Indigo weaves an idea

One colour is a range. One weave can mean diversity. A designer from the city creates a brand that says less is much more 

 Kusuma sari. A handwoven, muslin jamdani sari in silk and 300 counts fine khadi cotton.
The blouse is made of  handwoven silk  and cotton jamdani fabric patched together.
Bindu sari. Natural indigo-yarn-dyed, handwoven sari in pure Malda silk with jamdani brocade   
 Daisy dress, handwoven chambray with natural indigo and organic desi cotton.
Edo dress, cotton. 
Nandita sari, pure silk handwoven check in natural black and indigo. 
Pattern inspired by lungi checks.
Indu dress. Fabric made with cotton silk, silk and cotton jamdani. 

Too much is on offer. But too many options don’t do any good; they breed intolerance and more consumption. They damage the connection that the heart has with its object of desire. In these times of climate change and global warming, especially, we can hardly afford such things.

The idea is to change the pattern of consumption. One way out is to “narrow the choices”. It is a radical choice in itself, especially for a 25-year-old starting a clothing line, but Santanu Das did just that five years ago. 

Still a student of the textiles department at the National Institute of Design, Ahmedabad, Das had zeroed in on one colour: indigo. But the dye was more a concept than a colour. It can even be called his philosophy.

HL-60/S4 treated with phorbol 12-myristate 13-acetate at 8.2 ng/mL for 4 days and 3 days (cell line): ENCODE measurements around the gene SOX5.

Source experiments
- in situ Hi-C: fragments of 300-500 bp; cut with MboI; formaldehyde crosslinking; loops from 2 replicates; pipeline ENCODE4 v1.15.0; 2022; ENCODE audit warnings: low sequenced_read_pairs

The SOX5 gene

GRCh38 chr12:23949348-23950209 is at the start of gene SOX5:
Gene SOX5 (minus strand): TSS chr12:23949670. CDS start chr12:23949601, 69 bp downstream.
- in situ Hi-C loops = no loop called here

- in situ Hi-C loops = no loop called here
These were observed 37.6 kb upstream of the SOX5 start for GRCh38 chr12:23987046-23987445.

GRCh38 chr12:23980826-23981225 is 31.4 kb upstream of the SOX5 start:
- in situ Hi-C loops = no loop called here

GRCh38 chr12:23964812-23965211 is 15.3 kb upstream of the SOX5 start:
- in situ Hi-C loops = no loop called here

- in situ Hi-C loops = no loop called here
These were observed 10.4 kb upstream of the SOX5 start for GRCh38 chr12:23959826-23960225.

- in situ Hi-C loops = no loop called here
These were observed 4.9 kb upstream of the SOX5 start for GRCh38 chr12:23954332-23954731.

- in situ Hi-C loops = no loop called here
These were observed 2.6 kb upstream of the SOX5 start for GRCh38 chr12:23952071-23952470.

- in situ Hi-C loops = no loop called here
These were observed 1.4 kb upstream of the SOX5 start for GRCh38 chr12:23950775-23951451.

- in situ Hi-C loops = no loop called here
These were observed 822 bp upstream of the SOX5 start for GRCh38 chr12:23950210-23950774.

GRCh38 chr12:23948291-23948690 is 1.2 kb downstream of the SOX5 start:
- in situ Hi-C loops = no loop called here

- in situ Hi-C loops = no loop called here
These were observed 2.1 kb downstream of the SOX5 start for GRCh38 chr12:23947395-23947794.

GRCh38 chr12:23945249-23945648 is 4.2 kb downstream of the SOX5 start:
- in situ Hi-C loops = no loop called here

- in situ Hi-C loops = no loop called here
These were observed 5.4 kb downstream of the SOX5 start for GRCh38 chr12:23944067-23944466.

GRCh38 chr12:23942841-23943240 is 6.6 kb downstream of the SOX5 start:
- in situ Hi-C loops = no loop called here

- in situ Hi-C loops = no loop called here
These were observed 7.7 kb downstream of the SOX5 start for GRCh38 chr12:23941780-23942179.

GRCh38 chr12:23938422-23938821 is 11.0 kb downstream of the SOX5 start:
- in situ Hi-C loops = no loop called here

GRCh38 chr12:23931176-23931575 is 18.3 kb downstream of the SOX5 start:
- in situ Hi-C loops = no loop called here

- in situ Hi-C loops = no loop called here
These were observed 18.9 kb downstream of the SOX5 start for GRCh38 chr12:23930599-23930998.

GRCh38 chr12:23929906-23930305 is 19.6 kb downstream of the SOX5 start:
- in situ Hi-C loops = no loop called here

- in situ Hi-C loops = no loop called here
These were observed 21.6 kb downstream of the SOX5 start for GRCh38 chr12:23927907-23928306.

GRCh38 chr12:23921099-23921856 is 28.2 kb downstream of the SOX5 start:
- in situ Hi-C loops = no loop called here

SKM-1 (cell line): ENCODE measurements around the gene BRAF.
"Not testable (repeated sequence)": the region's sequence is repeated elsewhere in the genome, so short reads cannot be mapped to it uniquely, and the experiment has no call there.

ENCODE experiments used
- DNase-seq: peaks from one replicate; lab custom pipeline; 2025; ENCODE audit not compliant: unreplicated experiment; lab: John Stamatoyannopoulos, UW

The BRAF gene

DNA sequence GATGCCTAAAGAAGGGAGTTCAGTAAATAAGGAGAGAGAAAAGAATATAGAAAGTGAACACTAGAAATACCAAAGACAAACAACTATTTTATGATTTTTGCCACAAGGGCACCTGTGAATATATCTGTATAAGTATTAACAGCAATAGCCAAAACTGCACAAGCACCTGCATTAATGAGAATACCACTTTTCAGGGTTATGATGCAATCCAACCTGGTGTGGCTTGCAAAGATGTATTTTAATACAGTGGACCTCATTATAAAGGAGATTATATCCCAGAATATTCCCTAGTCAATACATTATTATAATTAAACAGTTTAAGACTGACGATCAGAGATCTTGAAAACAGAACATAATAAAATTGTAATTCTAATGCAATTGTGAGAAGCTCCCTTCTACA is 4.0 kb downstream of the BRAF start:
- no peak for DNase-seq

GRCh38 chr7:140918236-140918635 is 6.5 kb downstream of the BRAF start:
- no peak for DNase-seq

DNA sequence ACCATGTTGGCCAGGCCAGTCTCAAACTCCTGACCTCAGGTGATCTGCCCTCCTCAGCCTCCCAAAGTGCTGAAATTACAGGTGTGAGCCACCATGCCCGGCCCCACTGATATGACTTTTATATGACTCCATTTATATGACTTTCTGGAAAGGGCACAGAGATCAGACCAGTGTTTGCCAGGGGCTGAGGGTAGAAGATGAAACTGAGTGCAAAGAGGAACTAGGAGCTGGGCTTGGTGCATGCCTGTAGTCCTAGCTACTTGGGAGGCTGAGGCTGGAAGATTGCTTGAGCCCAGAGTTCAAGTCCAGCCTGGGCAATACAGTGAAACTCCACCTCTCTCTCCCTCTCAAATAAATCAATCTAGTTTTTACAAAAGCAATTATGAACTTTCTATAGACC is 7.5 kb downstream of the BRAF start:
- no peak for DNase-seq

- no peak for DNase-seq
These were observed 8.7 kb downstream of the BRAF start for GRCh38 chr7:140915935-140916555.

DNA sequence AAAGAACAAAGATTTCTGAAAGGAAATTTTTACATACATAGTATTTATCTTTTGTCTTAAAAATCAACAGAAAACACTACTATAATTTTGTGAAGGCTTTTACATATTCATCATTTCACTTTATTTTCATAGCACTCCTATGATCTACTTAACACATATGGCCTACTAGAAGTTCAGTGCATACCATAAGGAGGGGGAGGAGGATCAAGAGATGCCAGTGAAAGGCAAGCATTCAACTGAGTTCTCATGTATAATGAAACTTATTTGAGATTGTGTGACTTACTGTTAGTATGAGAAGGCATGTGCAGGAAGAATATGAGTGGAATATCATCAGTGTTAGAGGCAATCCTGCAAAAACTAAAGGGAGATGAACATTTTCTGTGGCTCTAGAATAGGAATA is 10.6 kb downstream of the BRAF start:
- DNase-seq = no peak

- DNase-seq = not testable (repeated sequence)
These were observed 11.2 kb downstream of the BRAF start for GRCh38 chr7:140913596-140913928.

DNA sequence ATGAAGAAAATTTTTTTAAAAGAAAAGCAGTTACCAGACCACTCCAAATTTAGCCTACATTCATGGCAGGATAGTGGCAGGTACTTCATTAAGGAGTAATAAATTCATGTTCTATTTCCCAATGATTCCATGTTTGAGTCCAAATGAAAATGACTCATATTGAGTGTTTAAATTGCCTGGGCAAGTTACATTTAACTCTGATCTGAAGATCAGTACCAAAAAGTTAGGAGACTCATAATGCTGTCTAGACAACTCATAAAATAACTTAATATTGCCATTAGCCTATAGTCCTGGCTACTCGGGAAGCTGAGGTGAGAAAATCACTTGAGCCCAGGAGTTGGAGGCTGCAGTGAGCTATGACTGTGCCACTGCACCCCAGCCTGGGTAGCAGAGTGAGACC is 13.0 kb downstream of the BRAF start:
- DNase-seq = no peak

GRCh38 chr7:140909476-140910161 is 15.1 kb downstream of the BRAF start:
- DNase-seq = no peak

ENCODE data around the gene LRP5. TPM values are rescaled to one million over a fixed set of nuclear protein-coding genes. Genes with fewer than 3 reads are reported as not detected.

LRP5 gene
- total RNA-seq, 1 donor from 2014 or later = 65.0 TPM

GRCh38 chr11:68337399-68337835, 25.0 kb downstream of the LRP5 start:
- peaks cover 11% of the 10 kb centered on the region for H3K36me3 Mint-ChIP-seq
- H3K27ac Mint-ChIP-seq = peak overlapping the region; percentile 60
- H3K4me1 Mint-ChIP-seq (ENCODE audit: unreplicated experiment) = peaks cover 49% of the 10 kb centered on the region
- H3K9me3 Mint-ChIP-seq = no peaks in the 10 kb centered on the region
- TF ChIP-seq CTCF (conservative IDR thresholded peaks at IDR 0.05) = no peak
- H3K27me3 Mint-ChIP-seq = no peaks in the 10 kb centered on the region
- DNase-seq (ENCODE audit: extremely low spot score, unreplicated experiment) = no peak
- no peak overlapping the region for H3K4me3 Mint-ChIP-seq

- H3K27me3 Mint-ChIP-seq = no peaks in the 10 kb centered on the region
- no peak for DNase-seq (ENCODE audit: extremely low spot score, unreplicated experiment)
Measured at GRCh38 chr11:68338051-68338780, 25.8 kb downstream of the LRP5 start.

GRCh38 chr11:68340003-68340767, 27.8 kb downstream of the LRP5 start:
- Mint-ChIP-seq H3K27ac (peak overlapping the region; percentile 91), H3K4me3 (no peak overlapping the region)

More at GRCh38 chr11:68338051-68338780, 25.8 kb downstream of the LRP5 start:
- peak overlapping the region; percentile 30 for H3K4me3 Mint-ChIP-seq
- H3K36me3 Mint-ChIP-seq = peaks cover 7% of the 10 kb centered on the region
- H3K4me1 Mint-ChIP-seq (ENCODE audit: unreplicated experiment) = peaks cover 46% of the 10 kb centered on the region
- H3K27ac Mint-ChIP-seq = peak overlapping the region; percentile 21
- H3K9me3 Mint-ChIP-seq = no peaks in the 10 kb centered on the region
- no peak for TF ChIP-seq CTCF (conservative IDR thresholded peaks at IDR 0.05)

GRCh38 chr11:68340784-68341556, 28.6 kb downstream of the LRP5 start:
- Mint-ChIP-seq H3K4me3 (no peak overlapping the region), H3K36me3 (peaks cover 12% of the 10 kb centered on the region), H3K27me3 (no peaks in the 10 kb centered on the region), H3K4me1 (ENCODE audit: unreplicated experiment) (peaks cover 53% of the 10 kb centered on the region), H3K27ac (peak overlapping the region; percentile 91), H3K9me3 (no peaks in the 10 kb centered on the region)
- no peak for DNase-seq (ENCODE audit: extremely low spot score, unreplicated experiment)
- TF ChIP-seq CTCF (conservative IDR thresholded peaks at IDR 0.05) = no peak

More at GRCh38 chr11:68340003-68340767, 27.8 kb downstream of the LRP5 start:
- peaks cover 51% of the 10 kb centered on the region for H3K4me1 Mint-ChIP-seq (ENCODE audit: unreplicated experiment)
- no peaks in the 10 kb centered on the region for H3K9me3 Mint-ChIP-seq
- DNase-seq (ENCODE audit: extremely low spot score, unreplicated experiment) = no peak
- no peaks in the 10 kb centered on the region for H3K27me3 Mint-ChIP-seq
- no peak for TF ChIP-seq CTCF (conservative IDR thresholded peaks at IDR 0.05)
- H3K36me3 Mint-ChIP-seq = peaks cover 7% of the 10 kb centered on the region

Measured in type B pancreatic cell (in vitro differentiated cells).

His label, Maku (a Bengali word meaning  the shuttle that is used in a handloom), would only feature indigo-dyed textiles, but the textiles, too, would tell a story.

Today, Maku, which is based in a studio in Bondel Road, Calcutta — Das is from the city — is a brand appreciated nationally and abroad. In Calcutta, the label is sold from Das’s studio, but in other cities in the country it is available in leading stores. Next month, it is going to make its third appearance at the Lakme India Fashion Week.

Maku has found many admirers in Japan.

“One colour would send a strong message,” says Das, sitting at his studio. “And fashion is something so intimate. It would be a direct connect with the consumer.”

But good design, like a good pen, should be invisible. This is borne out by both the structure of his clothes — simple, even featureless at times, but with great cuts and a fine finish — and by the textiles, which he gets made by traditional taant weavers from Bengal.

“No designs are given to the weavers,” he says. He believes that export of taant from the Nineties, for which designs were imposed on the weavers, had proved damaging.

So he coaxes out the old, traditional designs, of textiles, of motifs, from the weavers in Burdwan and Murshidabad, by giving them a free hand, and time. They work on their memory of jamdani and brocades, which have a long history, 


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